He stresses a specific statistic when thinking about college, which is that 30% of students who are the first in their families to attend four year college programs in the U.S. enter an “unhealthy emotional state.” Access to alcohol and drugs compounded with a tremendous amount of independence and a new environment often causes students to struggle. In order to avoid this, Gupta stresses the importance of considering much more than prestige when applying for college, and focusing on more than academic skills throughout adolescence.

“What I remember from my own kids that journey when they were in college was them calling me on non academic things where they just needed a hug,” Gupta said. “And I wish I could give it to them on a phone. So where am I going with this? Getting into prestigious colleges? Yes, it is desirable, but you should also choose a college where you would go and thrive. You should belong. I constantly caution students and their parents — even if you could buy your way through to Stanford, if the students are not ready, don’t bother. What you want when a student leaves a four year college is for the student to have a high sense of self esteem, a high sense of self worth, bursting with confidence, ready to lead. Those are not going to happen if the students are not ready for these colleges.”

After dropping his own children off at college, Gupta began emphasizing a different set of values (Graphic by Anushka De)

The final reason that Gupta believes that immigrant parents specifically laud prestige is the experience of being an immigrant itself. From the moment he arrived in this country, Gupta explains that to a degree, he felt like a second class citizen. His appearance, his accent and the cultural gaps between the life he lived in India and the one in America all made him feel as though he constantly had to work extra hard in order to catch up with the world around him — an experience that he believes is ubiquitous among many immigrants.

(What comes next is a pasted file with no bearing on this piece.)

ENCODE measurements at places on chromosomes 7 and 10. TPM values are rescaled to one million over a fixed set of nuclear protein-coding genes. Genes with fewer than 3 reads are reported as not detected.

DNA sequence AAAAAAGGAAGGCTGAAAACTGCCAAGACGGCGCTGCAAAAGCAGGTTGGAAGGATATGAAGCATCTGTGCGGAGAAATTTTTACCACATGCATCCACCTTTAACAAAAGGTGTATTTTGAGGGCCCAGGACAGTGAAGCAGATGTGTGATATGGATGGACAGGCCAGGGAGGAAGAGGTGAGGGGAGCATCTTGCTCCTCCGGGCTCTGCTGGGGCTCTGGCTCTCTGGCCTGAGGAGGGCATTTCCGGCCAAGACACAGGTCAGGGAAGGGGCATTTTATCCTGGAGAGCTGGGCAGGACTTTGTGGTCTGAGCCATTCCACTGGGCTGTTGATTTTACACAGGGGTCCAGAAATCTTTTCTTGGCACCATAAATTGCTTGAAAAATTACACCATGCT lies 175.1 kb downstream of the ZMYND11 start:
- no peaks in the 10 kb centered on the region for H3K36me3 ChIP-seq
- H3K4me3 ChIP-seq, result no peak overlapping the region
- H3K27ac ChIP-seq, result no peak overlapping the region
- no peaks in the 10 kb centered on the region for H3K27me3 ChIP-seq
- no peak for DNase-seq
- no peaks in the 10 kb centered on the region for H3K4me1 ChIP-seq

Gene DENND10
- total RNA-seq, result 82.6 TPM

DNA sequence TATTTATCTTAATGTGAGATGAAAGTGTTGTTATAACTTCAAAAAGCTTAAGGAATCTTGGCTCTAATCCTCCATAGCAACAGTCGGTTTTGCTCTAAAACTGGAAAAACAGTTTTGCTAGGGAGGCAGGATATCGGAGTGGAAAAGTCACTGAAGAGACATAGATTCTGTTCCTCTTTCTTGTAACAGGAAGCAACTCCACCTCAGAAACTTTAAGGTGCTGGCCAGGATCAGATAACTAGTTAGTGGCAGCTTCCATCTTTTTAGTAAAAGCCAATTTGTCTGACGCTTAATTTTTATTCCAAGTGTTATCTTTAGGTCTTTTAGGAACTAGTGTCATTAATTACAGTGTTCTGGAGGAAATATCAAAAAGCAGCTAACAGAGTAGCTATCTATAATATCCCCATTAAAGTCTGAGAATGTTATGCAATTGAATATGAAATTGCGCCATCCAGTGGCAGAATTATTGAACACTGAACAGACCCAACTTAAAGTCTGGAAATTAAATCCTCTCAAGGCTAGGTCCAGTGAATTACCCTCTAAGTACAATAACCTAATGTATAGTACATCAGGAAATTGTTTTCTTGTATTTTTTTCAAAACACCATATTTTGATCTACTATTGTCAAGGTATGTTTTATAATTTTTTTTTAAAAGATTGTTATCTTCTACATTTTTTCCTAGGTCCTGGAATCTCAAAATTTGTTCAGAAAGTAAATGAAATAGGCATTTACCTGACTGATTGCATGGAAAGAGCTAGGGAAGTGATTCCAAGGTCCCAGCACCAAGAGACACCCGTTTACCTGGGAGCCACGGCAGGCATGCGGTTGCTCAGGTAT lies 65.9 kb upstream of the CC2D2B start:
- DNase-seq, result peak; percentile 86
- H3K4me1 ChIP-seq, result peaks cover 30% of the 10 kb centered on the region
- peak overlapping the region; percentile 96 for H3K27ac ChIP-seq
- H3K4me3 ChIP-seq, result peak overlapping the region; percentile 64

After his son got accepted into the University of Chicago, Gupta vividly recalls visiting the university and seeing Paul Giamatti, an Academy Award-nominated actor known for his roles in “Saving Private Ryan’” and “Cinderella Man,” at a local cafe. In that moment, after years of feeling like a second class citizen, Gupta suddenly felt as though his child had “made [him] completely mainstream and leveled [his] status as an immigrant parent to a Hollywood B-Lister.” To Gupta, this experience touches on the core of why prestige matters to immigrant parents, a reason that they are not always willing to reconcile with. 

“A lot of kids would say at Monta Vista that, ‘Oh, my parents are putting so much pressure,’” Gupta said. “I think we need to look at them and see that from the day they came into the U.S., it’s always like, ‘We need to try harder because we need to prove ourselves’ and suddenly, your child gets [accepted into a prestigious school]. Now you can say, ‘I’m not a second class citizen anymore, because I can now look at somebody from Hollywood or a CEO making $300 million a year and I am exactly at par with you because my kid reduced that gap.’”

Though the result of misconceptions and a lack of knowledge about the college application process can result in a lot of pressure on students — pressure which both Suresh and Woo have dealt with — Gupta emphasizes that parents are not ill-meaning, and that they simply want to help their children follow the past that most guarantees their children’s success. At UC Eazy, he has devoted a lot of time to showing parents that the mindset that they developed through attending school in a different country does not necessarily apply here.

“We want to educate these parents to focus on things like self esteem, development of the student, make them feel good about themselves so that they make the right choices,” Gupta said. “They become leaders. They take control of their own life. If you do that, these kids will not only get into good colleges, they will also have an accelerated career path. But the first thing that they need to do is to think beyond the Ivy Leagues.”